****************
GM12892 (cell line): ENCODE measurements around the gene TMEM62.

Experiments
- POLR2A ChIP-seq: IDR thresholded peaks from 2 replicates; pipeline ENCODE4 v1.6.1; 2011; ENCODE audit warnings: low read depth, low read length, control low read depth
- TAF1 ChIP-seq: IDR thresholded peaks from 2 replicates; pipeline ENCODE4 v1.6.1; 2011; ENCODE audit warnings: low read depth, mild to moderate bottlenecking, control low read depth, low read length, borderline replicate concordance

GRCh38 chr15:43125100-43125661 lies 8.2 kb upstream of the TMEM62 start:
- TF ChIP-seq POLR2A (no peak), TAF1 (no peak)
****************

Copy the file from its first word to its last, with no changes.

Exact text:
GM12892 (cell line): ENCODE measurements around the gene TMEM62.

Experiments
- POLR2A ChIP-seq: IDR thresholded peaks from 2 replicates; pipeline ENCODE4 v1.6.1; 2011; ENCODE audit warnings: low read depth, low read length, control low read depth
- TAF1 ChIP-seq: IDR thresholded peaks from 2 replicates; pipeline ENCODE4 v1.6.1; 2011; ENCODE audit warnings: low read depth, mild to moderate bottlenecking, control low read depth, low read length, borderline replicate concordance

GRCh38 chr15:43125100-43125661 lies 8.2 kb upstream of the TMEM62 start:
- TF ChIP-seq POLR2A (no peak), TAF1 (no peak)